The old dogmas no longer apply – time to take advantage of that

Expansive fiscal policy will be possible as long as interest rates remain at their current low level. Attempts to estimate the natural interest rate – the one that stabilises the economy – have shown that it is falling systematically on a global scale. This is not a temporary trend linked to the pandemic or a result of the financial crisis a decade ago. Rather, it is a permanent phenomenon: the natural interest rate in developed economies fell from 2.5 per cent between 1998 and to 0.5 per cent in 2016.

The sustained decline in interest rates creates an opportunity to launch new public investments and improve the quality of existing ones. Academic research shows that, in the long term, the most productive state investments include those related to the development of children and youth; that is, investment in nurseries, kindergartens and public education. For children from wealthier families, the benefits of preschool education do not always exceed its costs. However, for children from less affluent families, the rate of return is in the double digits.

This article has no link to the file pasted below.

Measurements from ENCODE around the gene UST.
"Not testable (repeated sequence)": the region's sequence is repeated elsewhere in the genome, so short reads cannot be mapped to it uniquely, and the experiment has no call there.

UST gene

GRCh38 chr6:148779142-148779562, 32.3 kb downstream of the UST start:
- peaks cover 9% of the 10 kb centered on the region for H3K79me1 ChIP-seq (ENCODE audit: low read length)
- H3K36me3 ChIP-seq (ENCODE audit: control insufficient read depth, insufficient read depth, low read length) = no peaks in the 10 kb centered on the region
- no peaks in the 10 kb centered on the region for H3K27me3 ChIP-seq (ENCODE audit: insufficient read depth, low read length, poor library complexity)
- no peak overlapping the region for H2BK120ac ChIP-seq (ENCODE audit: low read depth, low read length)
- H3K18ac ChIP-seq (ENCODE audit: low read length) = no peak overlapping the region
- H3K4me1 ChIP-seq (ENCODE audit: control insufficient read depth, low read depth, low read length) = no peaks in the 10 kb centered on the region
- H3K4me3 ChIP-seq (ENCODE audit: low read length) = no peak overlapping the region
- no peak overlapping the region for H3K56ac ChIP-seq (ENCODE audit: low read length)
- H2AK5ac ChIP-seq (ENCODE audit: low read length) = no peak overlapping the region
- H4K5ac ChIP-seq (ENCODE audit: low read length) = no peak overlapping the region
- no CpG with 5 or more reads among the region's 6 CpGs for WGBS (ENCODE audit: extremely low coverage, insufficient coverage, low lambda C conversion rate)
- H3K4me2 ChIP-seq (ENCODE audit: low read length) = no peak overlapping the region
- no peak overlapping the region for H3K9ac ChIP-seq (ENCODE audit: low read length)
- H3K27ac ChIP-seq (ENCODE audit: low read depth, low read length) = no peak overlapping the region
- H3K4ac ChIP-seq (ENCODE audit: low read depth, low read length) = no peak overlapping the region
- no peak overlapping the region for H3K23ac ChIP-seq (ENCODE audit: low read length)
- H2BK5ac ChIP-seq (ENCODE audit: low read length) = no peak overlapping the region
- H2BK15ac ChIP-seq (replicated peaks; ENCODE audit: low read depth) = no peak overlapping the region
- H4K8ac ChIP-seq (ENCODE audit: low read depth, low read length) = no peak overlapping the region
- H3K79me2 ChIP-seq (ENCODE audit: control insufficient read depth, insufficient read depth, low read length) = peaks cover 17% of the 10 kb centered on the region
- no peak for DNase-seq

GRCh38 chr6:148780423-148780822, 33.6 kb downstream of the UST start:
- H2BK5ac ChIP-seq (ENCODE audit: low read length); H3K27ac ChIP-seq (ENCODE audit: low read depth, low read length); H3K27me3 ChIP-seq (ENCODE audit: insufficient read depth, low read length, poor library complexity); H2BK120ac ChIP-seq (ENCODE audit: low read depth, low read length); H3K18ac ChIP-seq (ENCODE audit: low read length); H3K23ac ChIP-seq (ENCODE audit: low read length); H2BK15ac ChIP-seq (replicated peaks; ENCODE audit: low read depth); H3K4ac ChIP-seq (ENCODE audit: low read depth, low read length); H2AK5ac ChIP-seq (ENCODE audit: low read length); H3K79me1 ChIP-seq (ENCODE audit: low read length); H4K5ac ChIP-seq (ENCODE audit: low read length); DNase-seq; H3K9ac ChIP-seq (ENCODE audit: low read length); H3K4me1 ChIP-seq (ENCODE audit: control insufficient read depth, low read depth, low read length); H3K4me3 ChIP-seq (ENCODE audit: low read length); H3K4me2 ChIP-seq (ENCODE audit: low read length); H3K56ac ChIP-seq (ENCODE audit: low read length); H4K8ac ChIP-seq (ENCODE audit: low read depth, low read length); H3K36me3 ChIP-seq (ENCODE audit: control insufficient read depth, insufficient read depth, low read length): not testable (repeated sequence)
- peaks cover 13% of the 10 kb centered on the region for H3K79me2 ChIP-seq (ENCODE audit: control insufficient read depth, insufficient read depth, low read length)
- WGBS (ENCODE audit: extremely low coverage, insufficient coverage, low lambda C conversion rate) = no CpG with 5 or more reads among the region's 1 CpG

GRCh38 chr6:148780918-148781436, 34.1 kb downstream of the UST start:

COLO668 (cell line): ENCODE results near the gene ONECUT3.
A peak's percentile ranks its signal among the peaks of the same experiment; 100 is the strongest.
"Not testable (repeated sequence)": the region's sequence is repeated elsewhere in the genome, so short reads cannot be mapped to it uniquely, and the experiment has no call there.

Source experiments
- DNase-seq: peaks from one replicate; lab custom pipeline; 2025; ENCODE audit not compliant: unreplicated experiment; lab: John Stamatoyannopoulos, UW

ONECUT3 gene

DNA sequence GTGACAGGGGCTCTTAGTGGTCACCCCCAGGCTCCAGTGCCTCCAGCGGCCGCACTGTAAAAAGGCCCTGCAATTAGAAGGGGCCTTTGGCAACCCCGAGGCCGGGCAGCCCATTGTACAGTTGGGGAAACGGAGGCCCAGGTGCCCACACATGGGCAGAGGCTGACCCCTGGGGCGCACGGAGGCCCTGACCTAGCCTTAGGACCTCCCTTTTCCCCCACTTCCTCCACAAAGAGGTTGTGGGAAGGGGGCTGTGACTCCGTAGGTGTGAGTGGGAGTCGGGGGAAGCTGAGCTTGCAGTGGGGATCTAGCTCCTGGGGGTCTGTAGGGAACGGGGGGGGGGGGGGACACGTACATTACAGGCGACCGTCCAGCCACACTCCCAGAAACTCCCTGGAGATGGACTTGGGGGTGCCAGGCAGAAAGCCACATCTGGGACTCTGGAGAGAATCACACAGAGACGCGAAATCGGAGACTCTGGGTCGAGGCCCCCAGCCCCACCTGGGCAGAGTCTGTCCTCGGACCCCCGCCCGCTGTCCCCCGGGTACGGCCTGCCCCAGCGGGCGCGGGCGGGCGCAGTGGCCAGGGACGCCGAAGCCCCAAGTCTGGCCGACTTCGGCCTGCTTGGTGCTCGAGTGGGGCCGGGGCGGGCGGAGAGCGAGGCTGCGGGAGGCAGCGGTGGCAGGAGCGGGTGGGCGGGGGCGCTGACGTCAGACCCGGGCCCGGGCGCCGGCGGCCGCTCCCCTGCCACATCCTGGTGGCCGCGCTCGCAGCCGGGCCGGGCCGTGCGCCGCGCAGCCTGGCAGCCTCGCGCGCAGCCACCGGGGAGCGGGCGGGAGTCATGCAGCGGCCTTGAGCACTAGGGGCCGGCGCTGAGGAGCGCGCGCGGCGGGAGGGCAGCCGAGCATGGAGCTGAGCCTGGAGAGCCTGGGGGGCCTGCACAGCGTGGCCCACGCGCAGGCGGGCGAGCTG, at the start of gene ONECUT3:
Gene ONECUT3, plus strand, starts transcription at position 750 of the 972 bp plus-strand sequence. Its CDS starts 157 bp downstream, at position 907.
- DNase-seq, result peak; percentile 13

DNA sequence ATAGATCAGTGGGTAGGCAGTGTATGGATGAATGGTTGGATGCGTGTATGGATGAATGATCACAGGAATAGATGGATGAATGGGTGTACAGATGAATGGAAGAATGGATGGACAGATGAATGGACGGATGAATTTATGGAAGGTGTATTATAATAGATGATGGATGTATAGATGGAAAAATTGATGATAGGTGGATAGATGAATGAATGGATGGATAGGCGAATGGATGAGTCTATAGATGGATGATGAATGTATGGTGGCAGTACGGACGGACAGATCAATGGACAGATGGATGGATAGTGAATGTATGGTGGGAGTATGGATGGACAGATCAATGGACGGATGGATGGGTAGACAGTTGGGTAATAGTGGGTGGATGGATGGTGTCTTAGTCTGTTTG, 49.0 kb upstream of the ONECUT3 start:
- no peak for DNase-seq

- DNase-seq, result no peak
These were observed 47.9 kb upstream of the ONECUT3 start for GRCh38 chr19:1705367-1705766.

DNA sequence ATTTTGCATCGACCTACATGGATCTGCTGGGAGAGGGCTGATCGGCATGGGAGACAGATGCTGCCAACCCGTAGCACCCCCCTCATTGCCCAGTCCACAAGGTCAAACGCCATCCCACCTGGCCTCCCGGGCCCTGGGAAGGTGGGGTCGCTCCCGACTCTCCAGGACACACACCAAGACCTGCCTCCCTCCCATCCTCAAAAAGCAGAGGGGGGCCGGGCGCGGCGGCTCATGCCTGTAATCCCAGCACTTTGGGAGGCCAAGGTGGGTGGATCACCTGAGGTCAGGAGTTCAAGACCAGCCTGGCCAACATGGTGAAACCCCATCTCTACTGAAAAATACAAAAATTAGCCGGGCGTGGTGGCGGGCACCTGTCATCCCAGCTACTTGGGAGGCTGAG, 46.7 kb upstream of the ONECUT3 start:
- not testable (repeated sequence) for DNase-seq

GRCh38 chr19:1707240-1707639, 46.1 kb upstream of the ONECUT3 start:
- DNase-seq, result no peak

Healthcare is another area where the effectiveness of public investment is above-average. Spending on healthcare helps boost employees’ productivity, reduces the number of sick days and increases how many years citizens work. Properly financed preventive care, such as compulsory vaccination or programmes countering obesity among pupils, reduces the cost of treatment in the future.

Cuts in public spending are often wrongly viewed as a form of restrictive but necessary fiscal policy. Yet in the long run, this can lead to significant increases in social and economic costs that far outweigh the potential savings.

Less investment in human capital means worse development prospects